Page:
- Theresa May admits European judges will have sway over Britain during a transition period.
- A two-year transition period after Brexit “may mean we will start off with European Court of Justice still governing rules we’re part of for that period,” she told MPs.
- May had previously insisted that Britain will take back control of its laws on Brexit day.
- Tory Brexiteers including Rees-Mogg express their anger.
LONDON — Theresa May faces a backlash from pro-Brexit Tory MPs after admitting that the European Court of Justice could continue to have jurisdiction over Britain during a transitional period.
Responding to a question from staunch Brexiteer Jacob Rees-Mogg in the House of Commons on Monday, the prime minister said that keeping close ties with the EU during a transitional stage after Brexit “may mean we will start off with European Court of Justice still governing rules we’re part of for that period.”
May went on to stress that the ECJ is unlikely to impose new laws on Britain during a transition period — or “implementation period” as it’s described by the government — which she believes ought to last around two years.
However, the prime minister’s admission represented a significant rowing back on her previous insistence that Britain will “take back control” of its laws the day it leaves the EU at the end of March 2019.
“We will not have truly left the European Union if we are not in control of our own laws,” she declared in her Lancaster House speech in January, putting total judicial independence at the very heart of her Brexit vision.
“We’re going to talk about Britain in which we are close friends, allies and trading partners with our European neighbours. But a Britain in which we pass our own laws and govern ourselves. But a Britain in which we pass our own laws and govern ourselves,” she said at the Conservative Party conference in Birmingham in October.
Expressing his disappointment with May’s remarks, Rees-Mogg said ending the ECJ’s jurisdiction over Britain is “perhaps the most important red line” in ensuring the June 23 referendum result is respected.
“If the ECJ still has jurisdiction, we will not have left the EU. It is perhaps the most important red line in ensuring the leave vote is honoured,” the MP for North Somerset said.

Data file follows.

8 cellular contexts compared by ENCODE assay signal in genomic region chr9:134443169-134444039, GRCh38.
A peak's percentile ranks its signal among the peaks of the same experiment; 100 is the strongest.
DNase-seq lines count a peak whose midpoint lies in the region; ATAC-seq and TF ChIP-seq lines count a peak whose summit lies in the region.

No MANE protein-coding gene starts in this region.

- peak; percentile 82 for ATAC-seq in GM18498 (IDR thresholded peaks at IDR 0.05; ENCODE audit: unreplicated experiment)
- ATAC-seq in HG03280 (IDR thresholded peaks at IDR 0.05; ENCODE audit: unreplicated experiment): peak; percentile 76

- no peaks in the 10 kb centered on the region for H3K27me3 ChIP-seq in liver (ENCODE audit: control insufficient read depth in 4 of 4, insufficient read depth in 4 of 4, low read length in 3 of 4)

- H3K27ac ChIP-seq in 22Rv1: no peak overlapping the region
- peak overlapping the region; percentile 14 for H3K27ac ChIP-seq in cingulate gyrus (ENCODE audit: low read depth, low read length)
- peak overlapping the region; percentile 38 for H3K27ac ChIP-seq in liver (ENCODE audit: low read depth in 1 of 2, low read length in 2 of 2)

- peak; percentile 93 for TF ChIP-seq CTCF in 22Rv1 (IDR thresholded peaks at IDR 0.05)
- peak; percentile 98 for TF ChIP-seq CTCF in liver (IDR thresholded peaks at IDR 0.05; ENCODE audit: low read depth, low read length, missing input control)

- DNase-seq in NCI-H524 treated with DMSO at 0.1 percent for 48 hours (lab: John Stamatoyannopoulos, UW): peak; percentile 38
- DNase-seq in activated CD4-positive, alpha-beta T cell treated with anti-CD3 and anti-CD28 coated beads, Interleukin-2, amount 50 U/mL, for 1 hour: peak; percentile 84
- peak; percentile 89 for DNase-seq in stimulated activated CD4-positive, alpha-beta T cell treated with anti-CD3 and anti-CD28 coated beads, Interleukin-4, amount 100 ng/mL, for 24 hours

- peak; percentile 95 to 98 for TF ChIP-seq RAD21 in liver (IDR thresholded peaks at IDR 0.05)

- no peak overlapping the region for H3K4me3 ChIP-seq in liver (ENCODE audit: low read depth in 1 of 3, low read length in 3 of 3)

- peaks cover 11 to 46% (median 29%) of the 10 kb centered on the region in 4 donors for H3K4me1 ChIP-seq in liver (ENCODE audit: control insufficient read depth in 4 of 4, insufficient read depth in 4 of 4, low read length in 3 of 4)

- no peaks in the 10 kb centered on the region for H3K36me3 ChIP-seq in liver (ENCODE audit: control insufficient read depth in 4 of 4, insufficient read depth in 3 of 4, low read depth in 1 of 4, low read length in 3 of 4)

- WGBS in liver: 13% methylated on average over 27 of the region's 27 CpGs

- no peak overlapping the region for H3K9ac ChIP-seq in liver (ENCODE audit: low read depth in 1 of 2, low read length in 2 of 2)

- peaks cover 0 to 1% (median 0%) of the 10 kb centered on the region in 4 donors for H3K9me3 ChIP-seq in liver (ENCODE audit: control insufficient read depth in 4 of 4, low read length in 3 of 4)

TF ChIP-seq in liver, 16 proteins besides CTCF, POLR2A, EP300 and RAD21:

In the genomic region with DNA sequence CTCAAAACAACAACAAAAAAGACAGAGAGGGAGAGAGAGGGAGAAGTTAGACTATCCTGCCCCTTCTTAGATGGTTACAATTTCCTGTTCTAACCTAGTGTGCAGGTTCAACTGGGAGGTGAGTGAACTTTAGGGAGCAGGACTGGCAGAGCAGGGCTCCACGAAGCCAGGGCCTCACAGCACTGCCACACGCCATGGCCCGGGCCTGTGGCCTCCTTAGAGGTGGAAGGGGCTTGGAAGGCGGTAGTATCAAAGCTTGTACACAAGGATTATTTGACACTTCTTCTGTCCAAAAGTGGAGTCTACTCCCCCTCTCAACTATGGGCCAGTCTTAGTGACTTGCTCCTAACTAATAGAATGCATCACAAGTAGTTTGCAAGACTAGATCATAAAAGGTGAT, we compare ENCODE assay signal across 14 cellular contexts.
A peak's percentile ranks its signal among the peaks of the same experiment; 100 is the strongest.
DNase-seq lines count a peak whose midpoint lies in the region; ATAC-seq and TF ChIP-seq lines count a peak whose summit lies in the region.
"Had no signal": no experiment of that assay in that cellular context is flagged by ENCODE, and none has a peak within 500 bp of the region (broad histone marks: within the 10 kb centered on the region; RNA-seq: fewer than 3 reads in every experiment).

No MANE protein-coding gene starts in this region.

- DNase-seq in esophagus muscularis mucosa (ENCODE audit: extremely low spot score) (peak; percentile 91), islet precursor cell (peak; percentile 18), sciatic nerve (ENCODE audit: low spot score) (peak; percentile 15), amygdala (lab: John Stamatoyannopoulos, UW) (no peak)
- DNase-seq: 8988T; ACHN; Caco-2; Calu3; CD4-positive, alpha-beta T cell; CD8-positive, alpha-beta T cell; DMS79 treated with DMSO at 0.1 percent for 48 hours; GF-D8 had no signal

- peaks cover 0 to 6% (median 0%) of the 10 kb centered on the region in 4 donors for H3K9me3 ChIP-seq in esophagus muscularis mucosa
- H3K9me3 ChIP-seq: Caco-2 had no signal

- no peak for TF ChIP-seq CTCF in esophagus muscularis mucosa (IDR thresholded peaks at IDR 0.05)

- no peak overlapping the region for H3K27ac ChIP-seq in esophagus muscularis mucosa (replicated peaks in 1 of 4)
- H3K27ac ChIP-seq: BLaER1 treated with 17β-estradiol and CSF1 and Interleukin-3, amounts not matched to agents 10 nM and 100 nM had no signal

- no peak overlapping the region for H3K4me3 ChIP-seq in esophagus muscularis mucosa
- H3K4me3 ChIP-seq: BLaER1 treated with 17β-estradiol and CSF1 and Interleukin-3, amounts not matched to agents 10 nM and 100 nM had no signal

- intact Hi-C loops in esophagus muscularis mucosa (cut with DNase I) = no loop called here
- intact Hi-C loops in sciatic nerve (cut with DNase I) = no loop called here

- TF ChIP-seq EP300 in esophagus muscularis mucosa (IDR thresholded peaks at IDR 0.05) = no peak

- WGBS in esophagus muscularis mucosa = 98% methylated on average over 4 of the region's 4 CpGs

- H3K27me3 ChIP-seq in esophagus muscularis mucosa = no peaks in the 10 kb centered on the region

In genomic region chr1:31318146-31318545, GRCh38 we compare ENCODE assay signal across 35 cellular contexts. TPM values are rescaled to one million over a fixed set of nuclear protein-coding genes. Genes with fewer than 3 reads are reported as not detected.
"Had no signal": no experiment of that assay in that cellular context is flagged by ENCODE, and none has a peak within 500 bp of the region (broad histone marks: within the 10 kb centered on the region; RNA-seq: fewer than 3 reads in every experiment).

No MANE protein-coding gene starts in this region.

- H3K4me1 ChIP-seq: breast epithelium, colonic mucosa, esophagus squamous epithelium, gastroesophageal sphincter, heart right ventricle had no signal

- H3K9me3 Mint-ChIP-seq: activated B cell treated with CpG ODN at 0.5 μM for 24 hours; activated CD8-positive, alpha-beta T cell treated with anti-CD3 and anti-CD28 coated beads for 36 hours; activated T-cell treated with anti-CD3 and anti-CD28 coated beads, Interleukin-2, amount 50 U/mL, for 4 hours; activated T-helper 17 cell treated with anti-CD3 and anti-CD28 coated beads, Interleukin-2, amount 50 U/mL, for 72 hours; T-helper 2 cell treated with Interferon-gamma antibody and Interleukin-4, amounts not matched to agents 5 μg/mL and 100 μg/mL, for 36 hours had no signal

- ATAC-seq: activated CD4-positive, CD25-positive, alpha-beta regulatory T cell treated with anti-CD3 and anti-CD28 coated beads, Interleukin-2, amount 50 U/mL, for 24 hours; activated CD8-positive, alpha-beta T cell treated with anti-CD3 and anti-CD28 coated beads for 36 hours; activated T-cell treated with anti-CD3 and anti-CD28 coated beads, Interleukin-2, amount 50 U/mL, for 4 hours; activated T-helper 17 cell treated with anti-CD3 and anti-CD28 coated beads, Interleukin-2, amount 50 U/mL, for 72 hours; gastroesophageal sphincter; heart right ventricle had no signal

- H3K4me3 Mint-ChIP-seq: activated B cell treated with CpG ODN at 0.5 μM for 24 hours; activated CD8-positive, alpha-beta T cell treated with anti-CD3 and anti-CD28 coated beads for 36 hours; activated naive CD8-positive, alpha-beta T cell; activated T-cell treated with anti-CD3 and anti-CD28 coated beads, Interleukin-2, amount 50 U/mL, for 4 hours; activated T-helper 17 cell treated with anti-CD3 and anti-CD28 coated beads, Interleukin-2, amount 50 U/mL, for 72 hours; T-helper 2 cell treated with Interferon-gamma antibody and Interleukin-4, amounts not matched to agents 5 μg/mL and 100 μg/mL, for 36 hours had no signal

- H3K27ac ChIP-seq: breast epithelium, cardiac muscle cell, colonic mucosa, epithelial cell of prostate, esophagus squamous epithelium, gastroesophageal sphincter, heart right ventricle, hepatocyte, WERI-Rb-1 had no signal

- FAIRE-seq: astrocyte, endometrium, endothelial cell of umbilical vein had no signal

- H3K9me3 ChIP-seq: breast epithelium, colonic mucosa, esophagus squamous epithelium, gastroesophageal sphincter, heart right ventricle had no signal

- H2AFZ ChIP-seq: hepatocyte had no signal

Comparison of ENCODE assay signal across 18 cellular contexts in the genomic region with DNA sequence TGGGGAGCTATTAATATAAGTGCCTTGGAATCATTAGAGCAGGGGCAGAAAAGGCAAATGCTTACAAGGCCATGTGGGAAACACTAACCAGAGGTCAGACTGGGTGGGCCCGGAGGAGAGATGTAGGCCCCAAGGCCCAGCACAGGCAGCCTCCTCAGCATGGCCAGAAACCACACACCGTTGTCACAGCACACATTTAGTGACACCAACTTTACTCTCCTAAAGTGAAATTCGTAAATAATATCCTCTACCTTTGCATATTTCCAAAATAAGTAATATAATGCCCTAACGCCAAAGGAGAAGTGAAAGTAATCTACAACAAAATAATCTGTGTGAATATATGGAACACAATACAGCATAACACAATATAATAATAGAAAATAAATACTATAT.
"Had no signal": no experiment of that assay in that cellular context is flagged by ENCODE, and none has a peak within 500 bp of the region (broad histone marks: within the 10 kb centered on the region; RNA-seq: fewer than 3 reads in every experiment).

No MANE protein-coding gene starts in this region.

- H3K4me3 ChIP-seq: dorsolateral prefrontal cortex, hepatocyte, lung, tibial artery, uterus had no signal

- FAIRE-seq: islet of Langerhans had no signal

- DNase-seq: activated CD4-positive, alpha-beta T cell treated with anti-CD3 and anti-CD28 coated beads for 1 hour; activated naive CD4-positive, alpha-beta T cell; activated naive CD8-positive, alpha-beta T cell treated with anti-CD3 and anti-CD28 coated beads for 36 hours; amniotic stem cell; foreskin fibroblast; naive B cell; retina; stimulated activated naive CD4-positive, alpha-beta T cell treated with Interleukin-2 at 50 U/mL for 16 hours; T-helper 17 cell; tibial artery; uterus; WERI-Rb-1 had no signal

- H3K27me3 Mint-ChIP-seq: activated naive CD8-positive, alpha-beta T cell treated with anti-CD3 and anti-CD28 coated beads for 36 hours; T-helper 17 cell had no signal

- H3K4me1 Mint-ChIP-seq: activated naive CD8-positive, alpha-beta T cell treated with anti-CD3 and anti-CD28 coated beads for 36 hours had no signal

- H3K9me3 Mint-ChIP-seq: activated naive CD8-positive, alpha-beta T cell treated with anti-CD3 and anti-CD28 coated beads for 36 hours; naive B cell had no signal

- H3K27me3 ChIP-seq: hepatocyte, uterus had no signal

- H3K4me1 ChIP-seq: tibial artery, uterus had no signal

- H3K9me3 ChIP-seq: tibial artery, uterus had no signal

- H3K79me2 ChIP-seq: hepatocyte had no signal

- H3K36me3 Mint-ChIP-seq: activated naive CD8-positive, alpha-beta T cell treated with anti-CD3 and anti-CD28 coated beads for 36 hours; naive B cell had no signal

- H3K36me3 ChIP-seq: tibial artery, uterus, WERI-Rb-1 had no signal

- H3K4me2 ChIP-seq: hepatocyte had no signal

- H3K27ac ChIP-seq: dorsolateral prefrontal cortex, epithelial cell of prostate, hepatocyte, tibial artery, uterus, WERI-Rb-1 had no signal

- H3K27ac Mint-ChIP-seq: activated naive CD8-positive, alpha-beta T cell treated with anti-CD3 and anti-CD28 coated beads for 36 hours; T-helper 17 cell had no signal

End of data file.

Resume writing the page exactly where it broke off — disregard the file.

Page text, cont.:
Tory MP Bernard Jenkin, chair of a backbench group pushing for a hard Brexit, said he wanted to “understand more” about the implications of May’s remarks before making a comment, but said “most MPs represent leave constituencies, and they may find it hard to explain why we are not taking back control of our laws on day one.”
Charlie Elphicke MP suggested that May should be prepared to walk away from Brexit negotiations without a deal in order to avoid the ECJ having sway over Britain during a transitional phase.
“It’s clear from the behaviour of Brussels and the Euro parliament we must be ready on day one, deal or no deal. What’s more, we’ll secure a better deal if the EU knows we can walk away from the table,” the Dover MP said.
What is the European Court of Justice?
The ECJ, set up in 1952, is the EU’s highest court and is responsible for ensuring all EU member states and institutions comply with EU law. It is fair to say that EU law is often vague and sometimes skeletal in wording, so the ECJ interprets the law at the request of national courts of member states that are struggling to make sense of it.
The ECJ is sometimes confused with the European Court of Human Rights (ECHR) — probably because the two have similar names. However, they are completely separate bodies with different legal remits. The ECJ deals with EU law while the ECHR makes decisions based on the European Convention on Human Rights. They are also located in different countries, with the ECJ based in Luxembourg and the ECHR in Strasbourg, France.
As a result, the ECHR’s more contentious rulings relating to human rights have often been conflated with the work of the ECJ, and led to the latter having an unfavourable reputation among Eurosceptic politicians and press in Britain. One example of this was the ECHR’s decision to grant voting rights to prisoners in all 47 contracting states.
“There is a lot of misunderstanding about the ECJ and it’s true to say that the ECJ has been painted in a very bad light, which I think is unfortunate,” Catherine Barnard, a Professor of EU law at the University of Cambridge, told Business Insider earlier this year.
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